Background: Asthma is accepted as a disease characterized by airway inflammation, with evidence that airway structural changes, or 'remodelling' occurs. There are few studies relating airway physiology, inflammation and remodelling, however. We have carried out a study of inter-relationships between airway inflammation, airway remodelling, reticular basement membrane (RBM) thickening, and bronchial hyper-reactivity (BHR), before and after high-dose inhaled corticosteroid (fluticasone propionate 750 microg b.d.), in a group of relatively mild but symptomatic, steroid naïve asthma patients.
Methods: Double-blind, randomized, placebo-controlled, parallel group study of inhaled corticosteroid (ICS) in 35 asthmatics, with bronchoalveolar lavage (BAL) and airway endobronchial biopsy (EBB) for inflammatory cell profiles and EBB for airway remodelling carried out at baseline, 3 and 12 months.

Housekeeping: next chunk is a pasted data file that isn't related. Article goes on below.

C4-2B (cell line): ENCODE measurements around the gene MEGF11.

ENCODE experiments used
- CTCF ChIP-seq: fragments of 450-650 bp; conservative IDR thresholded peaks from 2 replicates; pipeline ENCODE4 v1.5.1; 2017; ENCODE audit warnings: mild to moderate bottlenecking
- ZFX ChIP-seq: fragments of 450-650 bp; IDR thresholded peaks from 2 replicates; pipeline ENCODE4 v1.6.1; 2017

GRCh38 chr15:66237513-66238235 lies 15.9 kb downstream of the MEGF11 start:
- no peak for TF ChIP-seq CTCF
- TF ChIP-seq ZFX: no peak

Results: At baseline RBM thickening was related to BAL mast cells and EBB eosinophil counts. In turn baseline log EBB EG2 eosinophil count, log%BAL epithelial cells and log RBM thickness explained 55% of the variability in BHR.
Conclusion: We provide new information that airway inflammation, remodelling, and BHR in asthma are inter-related and improved by ICS therapy. Our data potentially support the need for early and long-term intervention with ICS even in relatively mild asthmatics, and the need to further assess the potential merit of longitudinal BHR testing in management of some patients, as this may reflect both airway inflammation and remodelling.